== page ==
bread and flesh and wine, and spread them all out before her on the green
grass, and then stood by humbly before her.  But she said: "Nay, my
Squire, sit down by me and eat with me, for to-day are we both hunters

So he sat down by her trembling, but neither for awe of her greatness,
nor for fear and horror of her guile and sorcery.

A while they sat there together after they had done their meat, and the
Lady fell a-talking with Walter concerning the parts of the earth, and
the manners of men, and of his journeyings to and fro.

At last she said: "Thou hast told me much and answered all my questions
wisely, and as my good Squire should, and that pleaseth me.  But now tell
me of the city wherein thou wert born and bred; a city whereof thou hast
hitherto told me nought."

"Lady," he said, "it is a fair and a great city, and to many it seemeth
lovely.  But I have left it, and now it is nothing to me."

"Hast thou not kindred there?" said she.

"Yea," said he, "and foemen withal; and a false woman waylayeth my life

"And what was she?" said the Lady.

Said Walter: "She was but my wife."

"Was she fair?" said the Lady.

Walter looked on her a while, and then said: "I was going to say that she
was wellnigh as fair as thou; but that may scarce be.  Yet was she very
fair.  But now, kind and gracious Lady, I will say this word to thee: I
marvel that thou askest so many things concerning the city of Langton on
Holm, where I was born, and where are my kindred yet; for meseemeth that
thou knowest it thyself."

"I know it, I?" said the Lady.

"What, then! thou knowest it not?" said Walter.

Spake the Lady, and some of her old disdain was in her words: "Dost thou
deem that I wander about the world and its cheaping-steads like one of
the chap-men?  Nay, I dwell in the Wood beyond the World, and nowhere
else.  What hath put this word into thy mouth?"

He said: "Pardon me, Lady, if I have misdone; but thus it was: Mine own
eyes beheld thee going down the quays of our city, and thence a
ship-board, and the ship sailed out of the haven.  And first of all went
a strange dwarf, whom I have seen here, and then thy Maid; and then went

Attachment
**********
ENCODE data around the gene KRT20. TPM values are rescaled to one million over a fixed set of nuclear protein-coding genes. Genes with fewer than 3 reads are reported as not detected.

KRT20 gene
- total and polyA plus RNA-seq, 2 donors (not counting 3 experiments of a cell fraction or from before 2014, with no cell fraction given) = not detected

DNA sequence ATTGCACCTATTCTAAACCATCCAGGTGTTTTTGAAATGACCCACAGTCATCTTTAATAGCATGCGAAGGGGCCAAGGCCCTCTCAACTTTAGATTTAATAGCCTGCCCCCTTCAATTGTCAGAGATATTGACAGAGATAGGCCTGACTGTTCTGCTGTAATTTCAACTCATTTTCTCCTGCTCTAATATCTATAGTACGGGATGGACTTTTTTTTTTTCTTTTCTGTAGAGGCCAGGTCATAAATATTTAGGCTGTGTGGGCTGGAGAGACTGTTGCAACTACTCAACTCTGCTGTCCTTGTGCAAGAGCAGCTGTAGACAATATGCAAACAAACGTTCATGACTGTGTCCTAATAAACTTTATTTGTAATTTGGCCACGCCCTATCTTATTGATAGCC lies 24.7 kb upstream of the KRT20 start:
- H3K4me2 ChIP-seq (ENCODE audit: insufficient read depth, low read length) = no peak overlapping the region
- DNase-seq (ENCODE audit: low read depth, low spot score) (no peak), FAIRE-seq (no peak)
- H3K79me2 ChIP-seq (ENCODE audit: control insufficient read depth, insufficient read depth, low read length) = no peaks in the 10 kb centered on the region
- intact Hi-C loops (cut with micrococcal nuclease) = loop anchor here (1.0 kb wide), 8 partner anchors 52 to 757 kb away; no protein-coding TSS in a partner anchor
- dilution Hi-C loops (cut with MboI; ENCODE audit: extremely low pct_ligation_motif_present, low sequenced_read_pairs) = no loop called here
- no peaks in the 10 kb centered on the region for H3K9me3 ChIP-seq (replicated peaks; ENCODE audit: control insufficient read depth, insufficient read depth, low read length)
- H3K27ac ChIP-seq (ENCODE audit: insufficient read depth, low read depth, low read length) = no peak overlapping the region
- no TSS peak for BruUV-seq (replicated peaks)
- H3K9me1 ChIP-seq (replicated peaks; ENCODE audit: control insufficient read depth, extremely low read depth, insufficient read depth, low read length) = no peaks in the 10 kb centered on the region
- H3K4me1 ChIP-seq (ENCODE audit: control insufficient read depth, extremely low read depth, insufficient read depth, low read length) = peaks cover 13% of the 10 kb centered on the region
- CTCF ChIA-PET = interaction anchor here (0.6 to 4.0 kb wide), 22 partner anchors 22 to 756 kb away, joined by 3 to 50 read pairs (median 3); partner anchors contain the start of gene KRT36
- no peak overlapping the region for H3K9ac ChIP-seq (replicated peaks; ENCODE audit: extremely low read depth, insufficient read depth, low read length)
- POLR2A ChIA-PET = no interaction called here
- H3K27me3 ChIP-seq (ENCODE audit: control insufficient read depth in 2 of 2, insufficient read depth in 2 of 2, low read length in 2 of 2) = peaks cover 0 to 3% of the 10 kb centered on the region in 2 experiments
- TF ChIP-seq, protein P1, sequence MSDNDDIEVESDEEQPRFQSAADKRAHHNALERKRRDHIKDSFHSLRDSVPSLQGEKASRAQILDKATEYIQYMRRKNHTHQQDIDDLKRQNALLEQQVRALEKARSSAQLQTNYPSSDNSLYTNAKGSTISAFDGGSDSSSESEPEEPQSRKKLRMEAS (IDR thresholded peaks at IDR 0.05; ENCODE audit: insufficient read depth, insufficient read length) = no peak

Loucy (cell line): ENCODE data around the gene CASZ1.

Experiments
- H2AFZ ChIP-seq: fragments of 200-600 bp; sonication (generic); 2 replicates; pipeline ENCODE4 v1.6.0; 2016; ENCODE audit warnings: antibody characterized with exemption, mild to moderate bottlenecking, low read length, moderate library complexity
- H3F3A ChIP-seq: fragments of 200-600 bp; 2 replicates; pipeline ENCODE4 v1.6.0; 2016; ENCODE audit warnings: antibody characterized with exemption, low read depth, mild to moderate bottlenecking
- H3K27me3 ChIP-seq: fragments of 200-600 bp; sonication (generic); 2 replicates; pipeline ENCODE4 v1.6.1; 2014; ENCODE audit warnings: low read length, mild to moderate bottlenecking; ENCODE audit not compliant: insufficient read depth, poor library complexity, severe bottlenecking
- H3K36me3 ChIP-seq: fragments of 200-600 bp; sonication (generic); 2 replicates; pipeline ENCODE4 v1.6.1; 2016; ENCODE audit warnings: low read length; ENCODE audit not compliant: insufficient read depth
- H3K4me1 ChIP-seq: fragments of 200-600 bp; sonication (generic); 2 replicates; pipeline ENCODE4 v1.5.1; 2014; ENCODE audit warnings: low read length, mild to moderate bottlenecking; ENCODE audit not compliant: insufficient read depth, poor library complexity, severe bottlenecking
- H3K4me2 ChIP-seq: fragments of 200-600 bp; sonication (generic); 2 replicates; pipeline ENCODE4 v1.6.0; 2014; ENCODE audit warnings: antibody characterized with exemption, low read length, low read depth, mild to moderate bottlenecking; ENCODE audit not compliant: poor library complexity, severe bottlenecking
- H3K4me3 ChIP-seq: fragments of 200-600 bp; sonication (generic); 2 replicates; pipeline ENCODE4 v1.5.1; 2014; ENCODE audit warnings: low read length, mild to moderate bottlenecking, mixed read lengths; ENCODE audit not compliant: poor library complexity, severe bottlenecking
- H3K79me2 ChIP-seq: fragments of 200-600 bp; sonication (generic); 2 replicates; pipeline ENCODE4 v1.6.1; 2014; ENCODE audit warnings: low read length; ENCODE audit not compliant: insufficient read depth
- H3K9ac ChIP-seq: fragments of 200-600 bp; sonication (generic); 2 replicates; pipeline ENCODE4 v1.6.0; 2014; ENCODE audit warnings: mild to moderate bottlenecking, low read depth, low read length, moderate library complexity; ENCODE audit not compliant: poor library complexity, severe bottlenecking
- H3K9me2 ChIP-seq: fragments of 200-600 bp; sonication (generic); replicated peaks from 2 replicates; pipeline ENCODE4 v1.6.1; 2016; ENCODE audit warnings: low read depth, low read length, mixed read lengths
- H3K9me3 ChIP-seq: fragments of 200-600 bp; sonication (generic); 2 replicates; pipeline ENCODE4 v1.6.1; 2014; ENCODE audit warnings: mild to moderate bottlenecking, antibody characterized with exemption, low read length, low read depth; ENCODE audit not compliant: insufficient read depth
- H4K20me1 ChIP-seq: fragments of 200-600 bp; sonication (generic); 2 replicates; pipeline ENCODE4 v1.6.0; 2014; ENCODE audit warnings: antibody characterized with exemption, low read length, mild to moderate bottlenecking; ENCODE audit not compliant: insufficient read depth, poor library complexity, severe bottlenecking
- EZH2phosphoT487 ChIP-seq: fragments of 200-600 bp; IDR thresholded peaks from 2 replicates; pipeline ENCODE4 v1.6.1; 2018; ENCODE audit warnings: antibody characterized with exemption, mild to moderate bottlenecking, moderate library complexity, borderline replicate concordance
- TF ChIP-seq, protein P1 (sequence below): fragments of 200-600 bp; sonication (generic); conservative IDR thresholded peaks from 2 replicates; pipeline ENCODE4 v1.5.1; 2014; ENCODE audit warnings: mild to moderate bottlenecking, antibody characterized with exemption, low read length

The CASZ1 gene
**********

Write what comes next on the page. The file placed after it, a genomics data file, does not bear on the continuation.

thy gracious and lovely body."

The Lady's face changed as he spoke, and she turned red and then pale,
and set her teeth; but she refrained her, and said: "Squire, I see of
thee that thou art no liar, nor light of wit, therefore I suppose that
thou hast verily seen some appearance of me; but never have I been in
Langton, nor thought thereof, nor known that such a stead there was until
thou namedst it e'en now.  Wherefore, I deem that an enemy hath cast the
shadow of me on the air of that land."

"Yea, my Lady," said Walter; "and what enemy mightest thou have to have
done this?"

She was slow of answer, but spake at last from a quivering mouth of
anger: "Knowest thou not the saw, that a man's foes are they of his own
house?  If I find out for a truth who hath done this, the said enemy
shall have an evil hour with me."

Again she was silent, and she clenched her hands and strained her limbs
in the heat of her anger; so that Walter was afraid of her, and all his
misgivings came back to his heart again, and he repented that he had told
her so much.  But in a little while all that trouble and wrath seemed to
flow off her, and again was she of good cheer, and kind and sweet to him
and she said: "But in sooth, however it may be, I thank thee, my Squire
and friend, for telling me hereof.  And surely no wyte do I lay on thee.
And, moreover, is it not this vision which hath brought thee hither?"

"So it is, Lady," said he.

"Then have we to thank it," said the Lady, "and thou art welcome to our

And therewith she held out her hand to him, and he took it on his knees
and kissed it: and then it was as if a red-hot iron had run through his
heart, and he felt faint, and bowed down his head.  But he held her hand
yet, and kissed it many times, and the wrist and the arm, and knew not
where he was.

But she drew a little away from him, and arose and said: "Now is the day
wearing, and if we are to bear back any venison we must buckle to the
work.  So arise, Squire, and take the hounds and come with me; for not
far off is a little thicket which mostly harbours foison of deer, great
and small.  Let us come our ways."


So they walked on quietly thence some half a mile, and ever the Lady
would have Walter to walk by her side, and not follow a little behind
her, as was meet for a servant to do; and she touched his hand at whiles
as she showed him beast and fowl and tree, and the sweetness of her body
overcame him, so that for a while he thought of nothing save her.

Now when they were come to the thicket-side, she turned to him and said:
"Squire, I am no ill woodman, so that thou mayst trust me that we shall
not be brought to shame the second time; and I shall do sagely; so nock
an arrow to thy bow, and abide me here, and stir not hence; for I shall
enter this thicket without the hounds, and arouse the quarry for thee;